Amtrak's Business Class too often isn't worth the extra fare

Posted by Malcolm Kenton
on Wednesday, January 07, 2015

Let’s pretend that you have little or no experience with train travel in the United States and you’re booking a trip on Amtrak’s website. You’re given a choice between “Reserved Coach” and “Business Class” (for $20 to $50 on top of the base fare). What kind of accommodations and perks would you expect to get for that extra fare? Perhaps a bigger, more comfortable seat with more legroom? Perhaps 2-and-1 seating, giving a solo traveler the option of not having a seat mate? Maybe some food or beverage included in the fare? Maybe priority boarding, or the ability to reserve a specific seat when booking? 

2-and-1 Business Class section of an Amfleet I cafe car on a Wolverine train on January 25, 2012. Photo by FlyerTalk.com user Seat 2A.
Amtrak, in fact, offers all of these perks to those willing to pay the up-charge for Business Class (hereinafter BC, for brevity’s sake) — just not uniformly on every train on which BC is offered. The only guarantees that are given to BC passengers systemwide are a roomier seat (the degree to which it is roomier than a standard coach seat varies, though), at least one complimentary beverage, a few extra Amtrak Guest Rewards points, and the ability to cancel the reservation any time before scheduled departure for a full refund. Beyond that, however, the level of accommodation offered on-board and in the station to BC passengers varies widely by route. (Note: I am largely excluding Acela Express from this discussion, as its base class of service is termed “Business Class” and an upgrade is available to First Class, which includes full at-seat meal and beverage service, plus newspaper.)

On the New York-Charlotte Carolinian, BC passengers have at-seat complimentary (non-alcoholic) beverage service from an attendant assigned to the BC car, a newspaper and a pillow. On the Portland-Seattle-Vancouver Cascades, BC passengers are assigned seats upon checking in at the station and are each given one coupon for a complimentary beverage in the Bistro car (including alcohol), and enjoy 2-and-1 seating, as do “Pacific Business Class” customers on the San Diego-Los Angeles-San Luis Obispo Pacific Surfliners, where BC seats are similar to those once used on Acela Express. On Illinois, Missouri and Michigan corridor trains (and, as of November, the Hoosier State), BC offers 2-and-1 leather-upholstered seating in half of the cafe car, and permits each passenger one complimentary non-alcoholic beverage by displaying his or her ticket to the cafe car attendant. The same is true on the Boston-Portland-Brunswick Downeaster, the Washington-St. Albans Vermonter, and the New York-Savannah Palmetto.

However, on every Amtrak train that serves New York Penn Station other than Acela Express, Carolinian and Palmetto, BC feels like a bit of a rip-off. Unless you’re lucky enough to be on a train where BC is 2-and-1 seating (which includes most upstate New York trains and the overnight Northeast Regional formerly known as the Night Owl or Twilight Shoreliner, trains 66 and 67), the seats aren’t that much more comfortable or roomier than in Reserved Coach. Yes, your BC ticket entitles you to at least one complimentary beverage, but you must walk to the Cafe Car to get it by showing your BC ticket to the attendant. (Upstate New York trains that do not travel north or west of Albany lack on-board food & beverage service, so no included drinks). Complimentary newspapers and pillows are hardly ever available on these trains. Yet the up-charge for BC on a Northeast Regional (or Empire Service, Maple Leaf, Ethan Allen, Vermonter or Pennsylvanian) is roughly the same as that for BC on the Carolinian, which offers many more amenities to BC customers.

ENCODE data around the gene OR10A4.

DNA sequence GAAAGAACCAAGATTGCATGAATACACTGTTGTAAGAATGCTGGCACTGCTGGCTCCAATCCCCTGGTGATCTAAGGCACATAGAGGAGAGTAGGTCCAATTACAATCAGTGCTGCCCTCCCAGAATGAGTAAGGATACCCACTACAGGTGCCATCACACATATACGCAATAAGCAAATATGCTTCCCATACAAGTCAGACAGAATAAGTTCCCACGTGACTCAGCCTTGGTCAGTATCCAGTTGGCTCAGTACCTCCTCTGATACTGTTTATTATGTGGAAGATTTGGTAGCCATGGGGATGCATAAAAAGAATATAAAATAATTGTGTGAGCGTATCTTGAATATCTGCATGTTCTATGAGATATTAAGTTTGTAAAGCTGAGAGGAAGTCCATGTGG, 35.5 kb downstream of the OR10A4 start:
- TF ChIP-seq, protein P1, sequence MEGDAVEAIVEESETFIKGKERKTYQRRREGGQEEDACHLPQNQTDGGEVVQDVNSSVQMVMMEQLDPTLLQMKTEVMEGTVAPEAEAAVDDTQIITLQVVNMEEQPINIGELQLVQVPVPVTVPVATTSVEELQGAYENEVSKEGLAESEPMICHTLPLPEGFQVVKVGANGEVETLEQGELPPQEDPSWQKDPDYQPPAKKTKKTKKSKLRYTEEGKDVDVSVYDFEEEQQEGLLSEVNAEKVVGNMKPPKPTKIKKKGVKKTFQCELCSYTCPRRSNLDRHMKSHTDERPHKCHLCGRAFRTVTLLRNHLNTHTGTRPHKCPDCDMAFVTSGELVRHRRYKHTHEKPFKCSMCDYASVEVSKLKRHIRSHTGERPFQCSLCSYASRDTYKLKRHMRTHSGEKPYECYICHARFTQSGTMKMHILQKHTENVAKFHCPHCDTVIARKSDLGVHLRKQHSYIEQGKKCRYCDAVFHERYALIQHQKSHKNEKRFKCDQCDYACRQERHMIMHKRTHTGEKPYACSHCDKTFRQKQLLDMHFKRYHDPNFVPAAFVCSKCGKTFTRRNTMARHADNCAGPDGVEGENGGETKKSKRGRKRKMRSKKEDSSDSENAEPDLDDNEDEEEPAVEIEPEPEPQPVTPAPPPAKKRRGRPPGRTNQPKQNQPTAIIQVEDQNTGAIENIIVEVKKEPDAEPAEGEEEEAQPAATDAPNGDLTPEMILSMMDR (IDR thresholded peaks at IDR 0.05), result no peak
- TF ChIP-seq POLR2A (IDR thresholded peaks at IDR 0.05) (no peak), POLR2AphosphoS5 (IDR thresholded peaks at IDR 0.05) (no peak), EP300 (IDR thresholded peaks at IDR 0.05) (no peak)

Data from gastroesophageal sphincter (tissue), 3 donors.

Interior of the type of Amfleet I Business Class car typically used on Northeast Regionals and other East Coast trains. Photo: Ben Schumin/Wikimedia Commons
There are also some stations where a BC ticket entitles you to access to an exclusive lounge, including Raleigh, Chicago, St. Louis and Los Angeles — but not Washington, Philadelphia, New York or Boston. And priority boarding is offered to BC customers at some stations, but not others.

It is clear that the discretion that the states that sponsor short-distance Amtrak services outside the Northeast Corridor exercise over service quality issues accounts for much of the variability in BC amenities throughout the national passenger train network. This also partly explains the presence of BC on some corridor trains and its absence on others, such as the Capitol Corridor, San Joaquins and Adirondack. But Amtrak should make more of an effort to make BC truly worth paying extra fare for, particularly on Northeast Regionals, which do not enjoy state support (other than those that serve Virginia). 

After trying it once, I never again have upgraded to BC on a Regional — even using a Free Upgrade Coupon from Amtrak Guest Rewards — because it is simply not worth it. If a BC ticket on a Regional gave me a newspaper, pillow, at-seat beverage service and access to ClubAcela lounges, then I might consider it worth the price. It would be even better if BC on Regionals always offered 2-and-1 seating and the ability to reserve a specific seat when booking, as on most airlines.

Of course, making Business Class worth the extra fare is only one way in which on-board offerings on America’s passenger trains are in great need of innovation. There is no reason why there can’t be multiple classes of service on any given train — Amtrak passengers are usually only offered two choices: Coach or Business, Coach or First Class Sleeper (on long-distance trains), and Business or First Class (on Acela). In my next post, I’ll discuss some ideas for different kinds of more affordable overnight accommodations

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